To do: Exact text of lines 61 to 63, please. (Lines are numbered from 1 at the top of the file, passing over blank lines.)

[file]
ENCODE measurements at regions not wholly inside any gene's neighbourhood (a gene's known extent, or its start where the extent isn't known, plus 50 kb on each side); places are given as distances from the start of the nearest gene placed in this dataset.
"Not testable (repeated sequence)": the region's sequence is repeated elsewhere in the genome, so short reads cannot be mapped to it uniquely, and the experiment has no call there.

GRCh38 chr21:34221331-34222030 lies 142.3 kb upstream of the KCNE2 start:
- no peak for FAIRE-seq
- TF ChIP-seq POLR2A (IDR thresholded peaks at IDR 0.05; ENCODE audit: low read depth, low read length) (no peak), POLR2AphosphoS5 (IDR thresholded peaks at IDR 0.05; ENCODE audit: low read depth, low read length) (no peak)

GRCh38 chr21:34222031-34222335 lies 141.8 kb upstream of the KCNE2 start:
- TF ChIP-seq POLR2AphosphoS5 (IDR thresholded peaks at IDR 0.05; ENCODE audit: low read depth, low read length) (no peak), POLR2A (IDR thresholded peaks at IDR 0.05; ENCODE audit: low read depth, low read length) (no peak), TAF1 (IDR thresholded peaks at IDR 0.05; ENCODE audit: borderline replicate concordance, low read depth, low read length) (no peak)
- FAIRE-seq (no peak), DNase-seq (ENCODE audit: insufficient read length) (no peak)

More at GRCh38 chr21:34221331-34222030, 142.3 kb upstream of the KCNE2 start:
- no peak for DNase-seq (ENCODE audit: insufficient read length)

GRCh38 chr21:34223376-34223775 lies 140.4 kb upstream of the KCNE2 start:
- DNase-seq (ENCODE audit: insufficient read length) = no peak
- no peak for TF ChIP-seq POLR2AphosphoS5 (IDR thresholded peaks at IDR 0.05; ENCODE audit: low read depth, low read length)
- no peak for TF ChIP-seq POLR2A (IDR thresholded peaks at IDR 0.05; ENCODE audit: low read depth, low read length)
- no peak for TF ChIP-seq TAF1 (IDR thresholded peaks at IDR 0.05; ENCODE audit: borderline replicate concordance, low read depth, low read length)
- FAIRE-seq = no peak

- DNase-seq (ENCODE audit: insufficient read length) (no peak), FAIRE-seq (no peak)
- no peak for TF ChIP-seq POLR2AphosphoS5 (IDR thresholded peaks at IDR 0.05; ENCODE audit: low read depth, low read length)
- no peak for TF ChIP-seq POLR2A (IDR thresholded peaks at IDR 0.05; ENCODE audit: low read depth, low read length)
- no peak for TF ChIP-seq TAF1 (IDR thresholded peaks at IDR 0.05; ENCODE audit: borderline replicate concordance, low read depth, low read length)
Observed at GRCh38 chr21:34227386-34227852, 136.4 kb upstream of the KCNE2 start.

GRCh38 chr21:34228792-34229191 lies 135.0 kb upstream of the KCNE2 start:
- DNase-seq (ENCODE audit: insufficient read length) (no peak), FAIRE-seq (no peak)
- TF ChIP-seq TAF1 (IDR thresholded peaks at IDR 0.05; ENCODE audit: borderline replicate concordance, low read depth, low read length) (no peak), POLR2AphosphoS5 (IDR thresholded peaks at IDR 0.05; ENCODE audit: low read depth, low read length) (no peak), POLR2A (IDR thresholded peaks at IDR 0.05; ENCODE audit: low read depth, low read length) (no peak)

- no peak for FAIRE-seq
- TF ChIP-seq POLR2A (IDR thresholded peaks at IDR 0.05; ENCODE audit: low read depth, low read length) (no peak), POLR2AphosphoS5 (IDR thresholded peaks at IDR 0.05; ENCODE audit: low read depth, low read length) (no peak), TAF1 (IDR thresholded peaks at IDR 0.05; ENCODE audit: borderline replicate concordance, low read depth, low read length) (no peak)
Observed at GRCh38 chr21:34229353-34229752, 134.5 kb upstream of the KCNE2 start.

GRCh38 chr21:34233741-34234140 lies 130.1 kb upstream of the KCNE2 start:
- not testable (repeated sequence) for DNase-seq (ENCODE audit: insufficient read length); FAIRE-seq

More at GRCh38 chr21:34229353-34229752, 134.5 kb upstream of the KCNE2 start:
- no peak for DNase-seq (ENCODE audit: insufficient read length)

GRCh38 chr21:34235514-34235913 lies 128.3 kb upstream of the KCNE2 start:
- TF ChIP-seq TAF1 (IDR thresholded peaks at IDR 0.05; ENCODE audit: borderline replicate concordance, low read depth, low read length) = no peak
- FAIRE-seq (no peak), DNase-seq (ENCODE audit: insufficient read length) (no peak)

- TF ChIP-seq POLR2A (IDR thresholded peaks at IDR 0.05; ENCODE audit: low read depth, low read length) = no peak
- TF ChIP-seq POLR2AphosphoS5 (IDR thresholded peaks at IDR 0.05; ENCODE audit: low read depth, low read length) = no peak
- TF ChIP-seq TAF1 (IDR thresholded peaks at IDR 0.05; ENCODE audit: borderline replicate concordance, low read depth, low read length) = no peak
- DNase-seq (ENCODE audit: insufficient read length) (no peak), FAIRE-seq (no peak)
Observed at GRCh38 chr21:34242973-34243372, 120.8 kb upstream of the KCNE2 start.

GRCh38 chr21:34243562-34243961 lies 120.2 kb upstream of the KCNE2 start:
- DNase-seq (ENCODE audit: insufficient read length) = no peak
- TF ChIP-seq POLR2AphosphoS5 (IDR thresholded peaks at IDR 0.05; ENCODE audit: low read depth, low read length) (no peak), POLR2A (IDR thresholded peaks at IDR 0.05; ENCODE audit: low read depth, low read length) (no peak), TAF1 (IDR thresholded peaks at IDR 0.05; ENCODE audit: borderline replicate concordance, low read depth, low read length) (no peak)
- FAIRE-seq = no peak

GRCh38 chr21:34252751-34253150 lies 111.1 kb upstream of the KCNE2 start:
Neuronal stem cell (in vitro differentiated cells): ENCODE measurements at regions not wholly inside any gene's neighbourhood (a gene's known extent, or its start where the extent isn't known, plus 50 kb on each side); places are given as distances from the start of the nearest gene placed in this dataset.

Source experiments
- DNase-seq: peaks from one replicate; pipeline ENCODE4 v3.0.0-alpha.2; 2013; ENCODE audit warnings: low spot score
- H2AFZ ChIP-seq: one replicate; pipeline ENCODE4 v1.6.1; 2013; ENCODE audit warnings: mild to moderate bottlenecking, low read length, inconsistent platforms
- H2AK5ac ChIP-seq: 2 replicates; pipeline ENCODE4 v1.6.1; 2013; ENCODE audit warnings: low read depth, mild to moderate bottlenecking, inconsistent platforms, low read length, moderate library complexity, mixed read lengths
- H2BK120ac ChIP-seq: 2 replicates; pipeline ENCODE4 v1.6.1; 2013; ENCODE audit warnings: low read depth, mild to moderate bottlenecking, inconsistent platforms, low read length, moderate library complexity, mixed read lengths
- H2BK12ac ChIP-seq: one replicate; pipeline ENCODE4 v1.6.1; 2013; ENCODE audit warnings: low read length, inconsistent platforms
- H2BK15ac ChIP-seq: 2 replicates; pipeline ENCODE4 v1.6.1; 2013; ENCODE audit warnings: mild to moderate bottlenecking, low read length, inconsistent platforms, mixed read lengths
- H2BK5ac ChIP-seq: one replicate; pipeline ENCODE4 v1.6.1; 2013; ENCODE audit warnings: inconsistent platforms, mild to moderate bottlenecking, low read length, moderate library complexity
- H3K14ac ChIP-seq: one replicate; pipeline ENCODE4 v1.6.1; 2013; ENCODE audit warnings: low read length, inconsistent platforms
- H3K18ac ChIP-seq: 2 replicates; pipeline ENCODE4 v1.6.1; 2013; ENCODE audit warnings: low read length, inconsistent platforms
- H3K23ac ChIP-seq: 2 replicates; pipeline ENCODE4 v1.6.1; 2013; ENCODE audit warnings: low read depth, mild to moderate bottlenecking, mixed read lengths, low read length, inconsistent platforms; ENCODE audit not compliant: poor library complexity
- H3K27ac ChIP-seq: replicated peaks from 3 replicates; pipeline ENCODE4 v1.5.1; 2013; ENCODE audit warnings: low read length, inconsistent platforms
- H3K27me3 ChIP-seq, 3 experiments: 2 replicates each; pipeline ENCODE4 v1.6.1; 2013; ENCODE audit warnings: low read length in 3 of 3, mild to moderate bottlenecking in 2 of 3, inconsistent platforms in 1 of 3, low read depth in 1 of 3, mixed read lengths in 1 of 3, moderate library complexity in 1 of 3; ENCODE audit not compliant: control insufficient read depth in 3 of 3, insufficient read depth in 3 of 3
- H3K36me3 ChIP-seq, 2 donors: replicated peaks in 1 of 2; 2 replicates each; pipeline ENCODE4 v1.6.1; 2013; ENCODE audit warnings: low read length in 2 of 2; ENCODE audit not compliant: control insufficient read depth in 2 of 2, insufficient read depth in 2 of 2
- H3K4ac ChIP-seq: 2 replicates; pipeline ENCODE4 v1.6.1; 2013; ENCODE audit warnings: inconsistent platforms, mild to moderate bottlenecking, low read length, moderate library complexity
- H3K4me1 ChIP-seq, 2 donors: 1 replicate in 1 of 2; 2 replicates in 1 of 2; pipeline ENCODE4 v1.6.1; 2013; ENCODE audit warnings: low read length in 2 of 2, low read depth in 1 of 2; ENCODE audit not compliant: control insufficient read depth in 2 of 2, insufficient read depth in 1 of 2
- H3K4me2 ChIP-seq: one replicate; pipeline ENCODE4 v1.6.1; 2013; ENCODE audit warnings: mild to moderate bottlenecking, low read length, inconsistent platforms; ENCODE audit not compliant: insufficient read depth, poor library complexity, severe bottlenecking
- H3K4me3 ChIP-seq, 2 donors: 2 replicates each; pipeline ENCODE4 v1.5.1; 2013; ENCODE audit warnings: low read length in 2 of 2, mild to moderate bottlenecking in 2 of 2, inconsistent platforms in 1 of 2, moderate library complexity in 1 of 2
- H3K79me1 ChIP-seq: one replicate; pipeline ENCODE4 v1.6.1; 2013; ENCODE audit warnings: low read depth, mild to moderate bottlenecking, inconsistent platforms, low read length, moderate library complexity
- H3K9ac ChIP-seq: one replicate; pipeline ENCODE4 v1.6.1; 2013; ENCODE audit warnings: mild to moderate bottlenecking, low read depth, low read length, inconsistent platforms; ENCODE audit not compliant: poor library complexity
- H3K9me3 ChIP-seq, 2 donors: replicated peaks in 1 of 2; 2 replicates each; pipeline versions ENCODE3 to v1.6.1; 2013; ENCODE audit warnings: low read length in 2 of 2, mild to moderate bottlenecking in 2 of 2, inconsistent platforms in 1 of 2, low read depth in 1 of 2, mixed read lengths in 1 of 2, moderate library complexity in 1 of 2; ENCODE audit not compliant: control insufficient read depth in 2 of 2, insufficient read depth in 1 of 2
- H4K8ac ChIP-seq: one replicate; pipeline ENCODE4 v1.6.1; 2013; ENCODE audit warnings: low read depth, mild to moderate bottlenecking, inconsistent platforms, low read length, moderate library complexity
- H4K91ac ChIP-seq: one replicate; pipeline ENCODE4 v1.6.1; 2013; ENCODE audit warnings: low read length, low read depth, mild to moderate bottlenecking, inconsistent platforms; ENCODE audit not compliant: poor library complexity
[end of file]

- H3K4me1 ChIP-seq, 2 donors: 1 replicate in 1 of 2; 2 replicates in 1 of 2; pipeline ENCODE4 v1.6.1; 2013; ENCODE audit warnings: low read length in 2 of 2, low read depth in 1 of 2; ENCODE audit not compliant: control insufficient read depth in 2 of 2, insufficient read depth in 1 of 2
- H3K4me2 ChIP-seq: one replicate; pipeline ENCODE4 v1.6.1; 2013; ENCODE audit warnings: mild to moderate bottlenecking, low read length, inconsistent platforms; ENCODE audit not compliant: insufficient read depth, poor library complexity, severe bottlenecking
- H3K4me3 ChIP-seq, 2 donors: 2 replicates each; pipeline ENCODE4 v1.5.1; 2013; ENCODE audit warnings: low read length in 2 of 2, mild to moderate bottlenecking in 2 of 2, inconsistent platforms in 1 of 2, moderate library complexity in 1 of 2